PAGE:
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Can you guess which science story was the most talked about in 2016?

As you can see, hot sauce is amazing and needs to go on everything. Image from iStock.

It's a tough one — there were a lot of great science studies. We had the paper that linked Zika and birth defects, for instance. Plus there was the evidence of Einstein-affirming gravitational waves, the mysterious Planet Nine, and that time scientists tried to teach a computer Go.


But there was one story that ruled them all, according to the U.K. firm Altmetric. They analyzed over 17 million mentions of nearly 3 million pieces of research, tracking not just how they were received in the scientific community, but how they were talked about by the news and social media.

So who won? The freakin' president of the United States of America.

President Obama at South by Southwest in 2016. Photo by Neilson Barnard/Getty Images for SXSW.

That's right. It's Obama. Back in June, Obama published a real, scientific, peer-reviewed article in the Journal of the American Medical Association. The paper, "United States Health Care Reform: Progress to Date and Next Steps," was kind of a report card on Obamacare.

It's free to read, but boiled down, it basically said that based on an analysis of public data, the Affordable Care Act had positive effects on insurance coverage, access to care, and overall health. Of course, there were still some significant gaps that future policymakers could fix. Basically, the paper gave Obamacare a B+.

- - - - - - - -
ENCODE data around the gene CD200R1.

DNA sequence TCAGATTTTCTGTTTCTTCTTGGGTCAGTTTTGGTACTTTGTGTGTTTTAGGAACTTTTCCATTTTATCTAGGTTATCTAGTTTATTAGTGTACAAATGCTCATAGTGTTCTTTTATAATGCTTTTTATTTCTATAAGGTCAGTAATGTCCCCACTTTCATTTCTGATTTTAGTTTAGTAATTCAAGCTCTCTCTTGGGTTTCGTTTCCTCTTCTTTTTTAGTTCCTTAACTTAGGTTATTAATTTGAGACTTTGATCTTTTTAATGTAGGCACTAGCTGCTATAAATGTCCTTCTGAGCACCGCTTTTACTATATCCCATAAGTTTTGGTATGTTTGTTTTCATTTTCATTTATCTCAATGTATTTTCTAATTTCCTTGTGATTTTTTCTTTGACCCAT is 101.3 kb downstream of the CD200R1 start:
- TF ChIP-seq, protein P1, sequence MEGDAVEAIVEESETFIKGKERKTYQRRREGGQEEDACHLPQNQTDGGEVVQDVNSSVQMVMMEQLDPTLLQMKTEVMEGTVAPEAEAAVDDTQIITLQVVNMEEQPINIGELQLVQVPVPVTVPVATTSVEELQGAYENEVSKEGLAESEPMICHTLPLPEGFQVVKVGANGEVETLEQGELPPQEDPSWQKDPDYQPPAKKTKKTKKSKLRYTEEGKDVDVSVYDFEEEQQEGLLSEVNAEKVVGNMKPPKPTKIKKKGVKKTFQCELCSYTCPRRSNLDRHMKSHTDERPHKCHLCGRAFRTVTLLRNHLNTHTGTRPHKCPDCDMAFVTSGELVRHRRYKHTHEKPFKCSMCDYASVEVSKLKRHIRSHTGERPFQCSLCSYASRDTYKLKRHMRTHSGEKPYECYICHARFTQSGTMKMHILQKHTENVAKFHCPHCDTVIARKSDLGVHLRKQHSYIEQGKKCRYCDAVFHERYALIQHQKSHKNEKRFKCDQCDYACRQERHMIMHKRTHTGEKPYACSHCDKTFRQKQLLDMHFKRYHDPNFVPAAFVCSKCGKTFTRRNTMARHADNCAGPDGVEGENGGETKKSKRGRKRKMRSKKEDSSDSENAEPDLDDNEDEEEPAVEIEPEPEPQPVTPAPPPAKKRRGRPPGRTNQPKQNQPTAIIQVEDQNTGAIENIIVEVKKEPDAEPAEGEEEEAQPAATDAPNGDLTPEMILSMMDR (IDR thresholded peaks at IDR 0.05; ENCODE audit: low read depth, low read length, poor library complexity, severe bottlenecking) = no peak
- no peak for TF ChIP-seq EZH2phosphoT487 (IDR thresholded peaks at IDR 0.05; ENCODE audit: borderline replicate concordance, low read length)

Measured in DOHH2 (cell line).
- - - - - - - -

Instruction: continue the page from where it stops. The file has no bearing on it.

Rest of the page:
The paper dominated Altmetric's analysis, garnering their highest score ever, largely fueled by a gigantic public reaction.

It's kind of cool to see this marriage of policy and science. It's also an awesome reminder that Obama is a giant, unabashed nerd.

This paper made Obama the first president to ever write a proper scientific paper while in office. That said, Bill Clinton and George W. Bush have published opinionsin the past, and, weirdly, it turns out Thomas Jefferson was really into writing about giant sloths.

No, seriously. There's a species of extinct giant sloth named after him. Photo by Robyn Beck/AFP/Getty Images.

This end-of-the-year surprise feels especially apropos considering how much of a talking point Obamacare was during the election and the fact that its future seems uncertain at this point.

But nevertheless, nerds unite. 'Cause science geeks: It turns out we've got friends in high places.

Photo: Jason DeCrow for United Nations Foundation

Honorees, speakers and guests on stage at We the Peoples

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Soul Asylum's "Runaway Train" actually saved 21 missing children.

Anyone who was a teen in the '90s will remember the grunge era. Nirvana, Pearl Jam and Soundgarden were topping the charts with their gravely metaphorical lyrics, but they weren't alone. Soul Asylum burst onto the scene with their solemn anthem "Runaway Train" complete with a video that showcased missing kids.